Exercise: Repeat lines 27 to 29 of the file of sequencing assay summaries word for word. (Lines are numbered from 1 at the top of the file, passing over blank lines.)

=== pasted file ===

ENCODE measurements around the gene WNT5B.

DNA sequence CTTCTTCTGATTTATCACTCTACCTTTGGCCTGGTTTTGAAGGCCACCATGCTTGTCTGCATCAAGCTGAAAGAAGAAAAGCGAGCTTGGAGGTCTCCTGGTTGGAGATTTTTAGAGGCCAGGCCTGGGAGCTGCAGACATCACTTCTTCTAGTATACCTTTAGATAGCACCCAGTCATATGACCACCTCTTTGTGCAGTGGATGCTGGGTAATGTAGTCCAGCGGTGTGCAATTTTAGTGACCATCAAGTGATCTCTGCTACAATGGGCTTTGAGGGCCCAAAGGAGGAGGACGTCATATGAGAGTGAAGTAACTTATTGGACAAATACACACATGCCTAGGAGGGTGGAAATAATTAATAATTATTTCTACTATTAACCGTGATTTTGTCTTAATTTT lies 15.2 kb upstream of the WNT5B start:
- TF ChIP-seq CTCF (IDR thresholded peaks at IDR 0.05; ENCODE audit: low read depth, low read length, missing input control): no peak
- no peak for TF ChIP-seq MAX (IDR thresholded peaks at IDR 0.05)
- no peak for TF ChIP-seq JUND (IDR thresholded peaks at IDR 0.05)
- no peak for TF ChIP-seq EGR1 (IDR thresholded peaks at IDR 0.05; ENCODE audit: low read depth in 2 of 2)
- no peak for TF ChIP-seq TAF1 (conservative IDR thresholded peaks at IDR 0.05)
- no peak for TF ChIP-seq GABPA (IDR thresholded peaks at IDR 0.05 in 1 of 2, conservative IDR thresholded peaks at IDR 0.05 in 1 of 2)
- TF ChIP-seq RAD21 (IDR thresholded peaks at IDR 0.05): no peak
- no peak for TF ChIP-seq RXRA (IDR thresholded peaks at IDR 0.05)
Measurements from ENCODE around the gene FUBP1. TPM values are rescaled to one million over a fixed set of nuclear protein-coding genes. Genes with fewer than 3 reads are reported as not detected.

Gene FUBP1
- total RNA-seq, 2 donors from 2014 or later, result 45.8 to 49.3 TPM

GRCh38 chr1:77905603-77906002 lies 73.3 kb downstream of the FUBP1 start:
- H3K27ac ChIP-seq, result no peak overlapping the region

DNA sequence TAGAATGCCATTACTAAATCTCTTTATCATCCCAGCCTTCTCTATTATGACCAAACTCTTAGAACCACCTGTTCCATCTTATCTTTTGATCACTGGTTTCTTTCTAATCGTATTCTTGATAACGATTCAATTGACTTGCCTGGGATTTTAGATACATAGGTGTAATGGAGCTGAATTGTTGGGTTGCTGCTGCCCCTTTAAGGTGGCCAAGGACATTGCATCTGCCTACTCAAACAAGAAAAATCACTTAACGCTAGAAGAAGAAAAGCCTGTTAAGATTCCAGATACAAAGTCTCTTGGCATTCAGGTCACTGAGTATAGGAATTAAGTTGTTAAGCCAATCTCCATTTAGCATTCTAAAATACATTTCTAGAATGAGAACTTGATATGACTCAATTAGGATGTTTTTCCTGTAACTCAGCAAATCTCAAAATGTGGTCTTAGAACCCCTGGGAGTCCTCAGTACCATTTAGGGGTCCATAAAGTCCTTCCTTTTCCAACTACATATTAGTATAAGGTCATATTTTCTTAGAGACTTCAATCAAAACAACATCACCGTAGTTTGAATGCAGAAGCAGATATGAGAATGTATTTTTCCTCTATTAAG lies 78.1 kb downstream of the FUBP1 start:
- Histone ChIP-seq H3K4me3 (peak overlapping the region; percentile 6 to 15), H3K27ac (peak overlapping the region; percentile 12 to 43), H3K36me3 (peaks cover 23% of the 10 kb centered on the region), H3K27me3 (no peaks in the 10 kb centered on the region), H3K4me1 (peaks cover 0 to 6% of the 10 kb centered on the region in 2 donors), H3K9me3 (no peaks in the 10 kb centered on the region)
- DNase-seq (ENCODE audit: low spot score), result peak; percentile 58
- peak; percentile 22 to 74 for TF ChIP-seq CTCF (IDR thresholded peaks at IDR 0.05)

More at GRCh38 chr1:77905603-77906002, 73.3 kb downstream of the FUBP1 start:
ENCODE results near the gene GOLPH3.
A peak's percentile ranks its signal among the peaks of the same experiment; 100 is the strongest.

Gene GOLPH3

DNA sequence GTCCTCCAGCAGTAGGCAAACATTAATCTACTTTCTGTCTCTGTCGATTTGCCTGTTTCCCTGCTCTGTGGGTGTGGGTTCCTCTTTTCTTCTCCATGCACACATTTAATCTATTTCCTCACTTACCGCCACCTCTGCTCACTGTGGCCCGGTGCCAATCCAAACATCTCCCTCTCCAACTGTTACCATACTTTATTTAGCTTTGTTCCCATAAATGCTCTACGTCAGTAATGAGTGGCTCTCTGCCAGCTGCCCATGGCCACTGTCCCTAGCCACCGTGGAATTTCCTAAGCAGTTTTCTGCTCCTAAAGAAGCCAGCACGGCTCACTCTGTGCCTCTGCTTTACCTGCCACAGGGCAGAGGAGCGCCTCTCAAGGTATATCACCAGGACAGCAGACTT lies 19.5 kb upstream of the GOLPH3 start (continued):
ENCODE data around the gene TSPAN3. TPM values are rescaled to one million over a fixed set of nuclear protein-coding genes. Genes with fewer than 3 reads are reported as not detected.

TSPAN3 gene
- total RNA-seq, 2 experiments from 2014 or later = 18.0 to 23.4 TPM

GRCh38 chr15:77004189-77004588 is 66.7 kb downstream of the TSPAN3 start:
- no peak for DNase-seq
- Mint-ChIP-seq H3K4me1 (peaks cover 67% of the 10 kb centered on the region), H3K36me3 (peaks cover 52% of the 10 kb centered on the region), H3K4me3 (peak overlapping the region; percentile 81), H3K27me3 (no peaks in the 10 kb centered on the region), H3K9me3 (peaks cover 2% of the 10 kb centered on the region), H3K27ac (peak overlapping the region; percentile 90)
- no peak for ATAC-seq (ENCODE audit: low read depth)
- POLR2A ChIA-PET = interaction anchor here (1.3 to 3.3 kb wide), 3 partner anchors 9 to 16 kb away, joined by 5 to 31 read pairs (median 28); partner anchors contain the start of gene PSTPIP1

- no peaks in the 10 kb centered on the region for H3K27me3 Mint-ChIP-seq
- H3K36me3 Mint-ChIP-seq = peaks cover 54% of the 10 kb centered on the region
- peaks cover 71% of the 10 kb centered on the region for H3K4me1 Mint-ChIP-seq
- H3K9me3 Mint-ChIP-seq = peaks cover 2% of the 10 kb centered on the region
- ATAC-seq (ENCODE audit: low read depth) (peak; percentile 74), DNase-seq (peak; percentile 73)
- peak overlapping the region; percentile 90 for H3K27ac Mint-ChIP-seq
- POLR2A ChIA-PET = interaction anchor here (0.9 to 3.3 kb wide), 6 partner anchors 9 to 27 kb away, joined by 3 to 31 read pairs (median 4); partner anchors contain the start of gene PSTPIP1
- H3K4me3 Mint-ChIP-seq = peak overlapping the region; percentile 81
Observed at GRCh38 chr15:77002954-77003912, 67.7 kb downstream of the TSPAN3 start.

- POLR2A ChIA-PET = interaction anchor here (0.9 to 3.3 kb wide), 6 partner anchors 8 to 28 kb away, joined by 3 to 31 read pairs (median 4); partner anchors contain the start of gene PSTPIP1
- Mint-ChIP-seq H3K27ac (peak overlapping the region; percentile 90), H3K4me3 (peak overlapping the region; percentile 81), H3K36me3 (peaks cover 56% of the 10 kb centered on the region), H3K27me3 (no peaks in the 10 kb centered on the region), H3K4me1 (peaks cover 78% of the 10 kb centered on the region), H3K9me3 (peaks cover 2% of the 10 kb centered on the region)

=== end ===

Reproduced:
- total RNA-seq, 2 experiments from 2014 or later = 18.0 to 23.4 TPM

GRCh38 chr15:77004189-77004588 is 66.7 kb downstream of the TSPAN3 start:
- no peak for DNase-seq